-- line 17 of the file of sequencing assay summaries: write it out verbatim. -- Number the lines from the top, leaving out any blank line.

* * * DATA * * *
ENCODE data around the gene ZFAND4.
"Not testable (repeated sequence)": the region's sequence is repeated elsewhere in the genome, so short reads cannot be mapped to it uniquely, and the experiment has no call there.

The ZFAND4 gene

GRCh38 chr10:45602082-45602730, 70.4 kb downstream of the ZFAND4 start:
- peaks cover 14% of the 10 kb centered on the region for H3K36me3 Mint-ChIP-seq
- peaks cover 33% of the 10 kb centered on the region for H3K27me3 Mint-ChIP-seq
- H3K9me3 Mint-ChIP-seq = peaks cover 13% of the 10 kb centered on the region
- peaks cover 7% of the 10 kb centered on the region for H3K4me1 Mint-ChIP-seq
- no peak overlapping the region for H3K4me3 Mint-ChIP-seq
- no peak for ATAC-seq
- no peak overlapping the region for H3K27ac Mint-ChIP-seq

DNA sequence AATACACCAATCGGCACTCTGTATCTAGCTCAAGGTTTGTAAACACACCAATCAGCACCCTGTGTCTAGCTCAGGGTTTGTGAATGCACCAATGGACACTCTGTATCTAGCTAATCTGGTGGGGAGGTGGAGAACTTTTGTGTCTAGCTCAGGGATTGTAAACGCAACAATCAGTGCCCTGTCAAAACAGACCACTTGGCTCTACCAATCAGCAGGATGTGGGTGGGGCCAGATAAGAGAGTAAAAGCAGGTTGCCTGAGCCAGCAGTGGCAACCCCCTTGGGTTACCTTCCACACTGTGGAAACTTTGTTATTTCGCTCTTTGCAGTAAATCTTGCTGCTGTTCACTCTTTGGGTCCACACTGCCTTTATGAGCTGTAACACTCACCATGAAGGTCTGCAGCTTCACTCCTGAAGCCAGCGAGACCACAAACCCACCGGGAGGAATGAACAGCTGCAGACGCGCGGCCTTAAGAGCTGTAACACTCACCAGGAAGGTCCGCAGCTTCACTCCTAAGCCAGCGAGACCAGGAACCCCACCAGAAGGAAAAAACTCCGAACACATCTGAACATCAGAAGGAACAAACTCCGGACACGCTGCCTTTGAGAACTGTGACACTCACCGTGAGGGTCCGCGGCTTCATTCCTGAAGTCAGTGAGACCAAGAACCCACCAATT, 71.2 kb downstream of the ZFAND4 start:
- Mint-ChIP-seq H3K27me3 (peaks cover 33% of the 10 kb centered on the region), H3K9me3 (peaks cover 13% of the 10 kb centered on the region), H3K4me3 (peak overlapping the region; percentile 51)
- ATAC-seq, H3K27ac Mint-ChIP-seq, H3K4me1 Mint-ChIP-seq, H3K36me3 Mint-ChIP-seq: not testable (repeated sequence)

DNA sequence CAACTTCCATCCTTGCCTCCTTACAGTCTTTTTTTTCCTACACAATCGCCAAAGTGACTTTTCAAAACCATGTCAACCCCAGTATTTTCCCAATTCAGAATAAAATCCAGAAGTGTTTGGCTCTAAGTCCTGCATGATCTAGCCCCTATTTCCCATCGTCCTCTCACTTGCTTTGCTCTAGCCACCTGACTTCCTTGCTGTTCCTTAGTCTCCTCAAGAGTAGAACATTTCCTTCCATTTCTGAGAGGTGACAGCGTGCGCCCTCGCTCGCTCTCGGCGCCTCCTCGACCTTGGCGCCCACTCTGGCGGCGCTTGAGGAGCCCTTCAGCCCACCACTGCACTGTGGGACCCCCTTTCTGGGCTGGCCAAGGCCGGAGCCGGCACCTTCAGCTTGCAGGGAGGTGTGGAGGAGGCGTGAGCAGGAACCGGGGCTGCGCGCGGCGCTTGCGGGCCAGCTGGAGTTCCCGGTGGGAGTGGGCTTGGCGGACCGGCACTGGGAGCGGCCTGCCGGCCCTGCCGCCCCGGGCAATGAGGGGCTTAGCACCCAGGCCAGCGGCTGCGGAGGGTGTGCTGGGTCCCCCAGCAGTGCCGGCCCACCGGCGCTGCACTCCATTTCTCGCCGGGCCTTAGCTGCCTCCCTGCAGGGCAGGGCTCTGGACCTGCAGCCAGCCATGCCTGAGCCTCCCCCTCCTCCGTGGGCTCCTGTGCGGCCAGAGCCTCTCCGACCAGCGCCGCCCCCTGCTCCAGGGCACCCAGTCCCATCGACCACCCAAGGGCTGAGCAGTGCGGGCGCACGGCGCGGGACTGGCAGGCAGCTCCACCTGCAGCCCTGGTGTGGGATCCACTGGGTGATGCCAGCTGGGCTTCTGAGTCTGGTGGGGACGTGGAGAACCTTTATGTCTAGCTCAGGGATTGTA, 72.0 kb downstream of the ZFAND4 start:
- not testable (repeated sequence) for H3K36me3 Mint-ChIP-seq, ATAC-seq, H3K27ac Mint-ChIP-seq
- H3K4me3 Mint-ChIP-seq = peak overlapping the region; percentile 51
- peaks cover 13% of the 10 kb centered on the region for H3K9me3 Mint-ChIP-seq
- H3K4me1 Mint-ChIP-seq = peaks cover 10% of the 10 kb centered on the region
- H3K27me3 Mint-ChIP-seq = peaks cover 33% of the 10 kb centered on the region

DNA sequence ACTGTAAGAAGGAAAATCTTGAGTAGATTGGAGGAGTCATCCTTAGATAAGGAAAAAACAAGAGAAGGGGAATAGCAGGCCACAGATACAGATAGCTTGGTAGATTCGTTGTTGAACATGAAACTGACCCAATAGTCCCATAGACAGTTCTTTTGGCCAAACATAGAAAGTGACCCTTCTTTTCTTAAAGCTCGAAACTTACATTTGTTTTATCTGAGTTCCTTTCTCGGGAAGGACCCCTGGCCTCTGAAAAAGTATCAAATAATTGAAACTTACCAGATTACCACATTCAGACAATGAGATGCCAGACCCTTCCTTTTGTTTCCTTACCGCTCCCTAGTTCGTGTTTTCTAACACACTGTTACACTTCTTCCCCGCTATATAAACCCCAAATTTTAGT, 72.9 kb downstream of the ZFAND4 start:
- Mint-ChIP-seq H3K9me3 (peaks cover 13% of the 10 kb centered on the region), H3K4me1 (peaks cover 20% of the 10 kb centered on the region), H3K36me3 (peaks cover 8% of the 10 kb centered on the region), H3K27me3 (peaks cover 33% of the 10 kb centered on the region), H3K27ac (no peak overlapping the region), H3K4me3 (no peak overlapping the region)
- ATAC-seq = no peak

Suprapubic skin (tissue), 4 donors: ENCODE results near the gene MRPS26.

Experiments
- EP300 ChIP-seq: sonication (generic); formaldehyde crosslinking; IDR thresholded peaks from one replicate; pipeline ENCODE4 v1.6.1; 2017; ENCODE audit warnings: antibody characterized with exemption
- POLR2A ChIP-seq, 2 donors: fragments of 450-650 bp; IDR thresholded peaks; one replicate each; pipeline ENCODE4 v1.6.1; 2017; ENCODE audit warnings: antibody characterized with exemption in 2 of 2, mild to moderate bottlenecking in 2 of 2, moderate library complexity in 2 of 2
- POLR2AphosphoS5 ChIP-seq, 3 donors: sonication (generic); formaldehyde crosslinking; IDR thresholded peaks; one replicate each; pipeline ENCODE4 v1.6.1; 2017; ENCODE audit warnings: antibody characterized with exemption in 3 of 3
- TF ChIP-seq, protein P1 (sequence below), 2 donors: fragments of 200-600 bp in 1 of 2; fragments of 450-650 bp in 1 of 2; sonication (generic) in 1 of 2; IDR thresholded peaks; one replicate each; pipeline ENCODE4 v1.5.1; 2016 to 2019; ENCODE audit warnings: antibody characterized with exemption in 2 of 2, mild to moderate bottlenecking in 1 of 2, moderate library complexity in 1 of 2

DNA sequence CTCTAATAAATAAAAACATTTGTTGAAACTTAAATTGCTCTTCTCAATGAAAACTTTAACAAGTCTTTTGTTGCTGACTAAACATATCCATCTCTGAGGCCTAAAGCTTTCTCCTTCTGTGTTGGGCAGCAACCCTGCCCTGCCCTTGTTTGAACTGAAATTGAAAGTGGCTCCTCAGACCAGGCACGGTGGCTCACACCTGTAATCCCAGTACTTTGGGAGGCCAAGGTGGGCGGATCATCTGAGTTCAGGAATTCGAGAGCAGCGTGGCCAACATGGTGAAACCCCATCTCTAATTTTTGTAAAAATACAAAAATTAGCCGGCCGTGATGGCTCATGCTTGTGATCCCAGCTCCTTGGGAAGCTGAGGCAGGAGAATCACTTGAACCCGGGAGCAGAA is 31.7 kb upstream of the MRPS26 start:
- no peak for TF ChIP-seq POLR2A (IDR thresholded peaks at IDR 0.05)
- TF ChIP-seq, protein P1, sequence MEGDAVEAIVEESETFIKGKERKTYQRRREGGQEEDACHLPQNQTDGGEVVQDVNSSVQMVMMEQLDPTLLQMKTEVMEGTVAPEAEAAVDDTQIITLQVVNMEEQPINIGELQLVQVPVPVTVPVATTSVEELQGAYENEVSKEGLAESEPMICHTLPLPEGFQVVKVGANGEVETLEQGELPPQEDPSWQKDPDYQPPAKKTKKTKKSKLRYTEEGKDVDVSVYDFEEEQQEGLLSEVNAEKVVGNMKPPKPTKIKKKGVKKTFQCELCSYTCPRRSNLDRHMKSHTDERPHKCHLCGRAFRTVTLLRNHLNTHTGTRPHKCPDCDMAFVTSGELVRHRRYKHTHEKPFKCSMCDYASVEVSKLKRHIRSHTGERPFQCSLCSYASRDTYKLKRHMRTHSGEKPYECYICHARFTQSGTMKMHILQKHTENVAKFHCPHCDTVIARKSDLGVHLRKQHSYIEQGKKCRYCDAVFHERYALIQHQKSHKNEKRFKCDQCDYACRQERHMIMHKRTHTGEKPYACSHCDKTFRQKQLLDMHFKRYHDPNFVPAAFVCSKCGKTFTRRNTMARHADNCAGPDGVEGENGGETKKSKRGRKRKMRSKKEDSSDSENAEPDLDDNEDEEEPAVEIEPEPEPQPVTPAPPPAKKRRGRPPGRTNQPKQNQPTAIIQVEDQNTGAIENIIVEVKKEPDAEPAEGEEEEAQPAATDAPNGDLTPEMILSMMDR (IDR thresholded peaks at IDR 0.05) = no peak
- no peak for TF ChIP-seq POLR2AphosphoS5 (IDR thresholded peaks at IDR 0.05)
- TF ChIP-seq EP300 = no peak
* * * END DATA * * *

- H3K4me3 Mint-ChIP-seq = peak overlapping the region; percentile 51